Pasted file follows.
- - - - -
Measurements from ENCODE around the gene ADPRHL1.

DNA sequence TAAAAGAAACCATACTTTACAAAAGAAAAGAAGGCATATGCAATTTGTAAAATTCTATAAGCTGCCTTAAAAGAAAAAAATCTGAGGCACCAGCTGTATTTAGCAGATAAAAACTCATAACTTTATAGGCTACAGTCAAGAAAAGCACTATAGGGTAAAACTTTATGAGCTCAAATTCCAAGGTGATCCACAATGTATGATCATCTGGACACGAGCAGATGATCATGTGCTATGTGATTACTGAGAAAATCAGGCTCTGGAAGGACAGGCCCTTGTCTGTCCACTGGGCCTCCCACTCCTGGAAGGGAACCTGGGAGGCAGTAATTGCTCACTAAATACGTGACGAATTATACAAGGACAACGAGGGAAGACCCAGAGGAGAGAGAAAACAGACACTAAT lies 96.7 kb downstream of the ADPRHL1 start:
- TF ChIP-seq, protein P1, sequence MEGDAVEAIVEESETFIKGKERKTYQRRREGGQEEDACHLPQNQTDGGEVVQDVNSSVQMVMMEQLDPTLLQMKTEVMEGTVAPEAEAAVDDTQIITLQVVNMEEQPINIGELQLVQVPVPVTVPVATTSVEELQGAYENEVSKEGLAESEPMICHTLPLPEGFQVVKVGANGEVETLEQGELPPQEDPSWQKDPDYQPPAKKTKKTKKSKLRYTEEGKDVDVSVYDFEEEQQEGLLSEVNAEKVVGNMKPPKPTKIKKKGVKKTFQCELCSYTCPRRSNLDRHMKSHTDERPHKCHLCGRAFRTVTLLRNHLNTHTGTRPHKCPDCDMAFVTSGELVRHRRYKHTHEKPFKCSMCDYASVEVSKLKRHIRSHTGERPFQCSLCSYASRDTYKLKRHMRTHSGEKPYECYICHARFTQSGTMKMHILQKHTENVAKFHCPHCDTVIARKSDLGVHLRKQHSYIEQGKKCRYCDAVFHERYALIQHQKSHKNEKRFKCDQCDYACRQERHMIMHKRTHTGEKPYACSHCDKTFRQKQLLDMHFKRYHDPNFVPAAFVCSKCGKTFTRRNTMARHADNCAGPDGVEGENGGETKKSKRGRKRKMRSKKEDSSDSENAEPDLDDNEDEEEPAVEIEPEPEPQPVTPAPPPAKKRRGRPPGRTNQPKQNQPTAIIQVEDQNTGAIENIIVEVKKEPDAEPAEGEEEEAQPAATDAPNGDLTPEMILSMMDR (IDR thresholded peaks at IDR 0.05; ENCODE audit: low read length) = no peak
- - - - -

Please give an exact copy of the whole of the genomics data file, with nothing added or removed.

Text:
Measurements from ENCODE around the gene ADPRHL1.

DNA sequence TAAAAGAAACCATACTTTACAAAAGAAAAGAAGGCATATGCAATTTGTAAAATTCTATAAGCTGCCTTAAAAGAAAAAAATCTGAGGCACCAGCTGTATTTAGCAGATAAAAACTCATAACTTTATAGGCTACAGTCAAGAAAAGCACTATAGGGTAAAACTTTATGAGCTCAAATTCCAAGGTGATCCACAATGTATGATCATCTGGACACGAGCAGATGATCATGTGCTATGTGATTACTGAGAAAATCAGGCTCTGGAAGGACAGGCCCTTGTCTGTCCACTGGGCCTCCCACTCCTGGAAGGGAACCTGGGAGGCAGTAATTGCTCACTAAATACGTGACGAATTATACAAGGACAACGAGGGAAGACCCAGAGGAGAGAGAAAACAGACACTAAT lies 96.7 kb downstream of the ADPRHL1 start:
- TF ChIP-seq, protein P1, sequence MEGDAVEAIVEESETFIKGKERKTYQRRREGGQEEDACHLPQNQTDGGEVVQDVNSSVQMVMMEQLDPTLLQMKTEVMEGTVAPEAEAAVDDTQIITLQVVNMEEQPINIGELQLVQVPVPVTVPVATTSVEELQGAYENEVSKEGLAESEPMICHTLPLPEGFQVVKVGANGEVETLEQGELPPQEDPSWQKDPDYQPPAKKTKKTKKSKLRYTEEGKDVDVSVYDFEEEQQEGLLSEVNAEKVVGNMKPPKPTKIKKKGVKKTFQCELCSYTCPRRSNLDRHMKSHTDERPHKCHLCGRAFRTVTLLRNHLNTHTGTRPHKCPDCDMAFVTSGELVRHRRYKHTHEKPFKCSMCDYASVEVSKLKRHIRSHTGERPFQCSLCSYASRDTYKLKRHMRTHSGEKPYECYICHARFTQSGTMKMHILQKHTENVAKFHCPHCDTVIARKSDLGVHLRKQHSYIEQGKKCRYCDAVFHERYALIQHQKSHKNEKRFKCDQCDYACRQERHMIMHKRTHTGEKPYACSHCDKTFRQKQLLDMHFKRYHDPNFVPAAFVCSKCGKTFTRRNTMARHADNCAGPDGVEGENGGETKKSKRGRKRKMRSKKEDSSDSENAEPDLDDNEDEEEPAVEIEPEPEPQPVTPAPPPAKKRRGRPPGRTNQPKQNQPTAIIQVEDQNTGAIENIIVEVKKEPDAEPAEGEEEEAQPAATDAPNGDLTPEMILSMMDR (IDR thresholded peaks at IDR 0.05; ENCODE audit: low read length) = no peak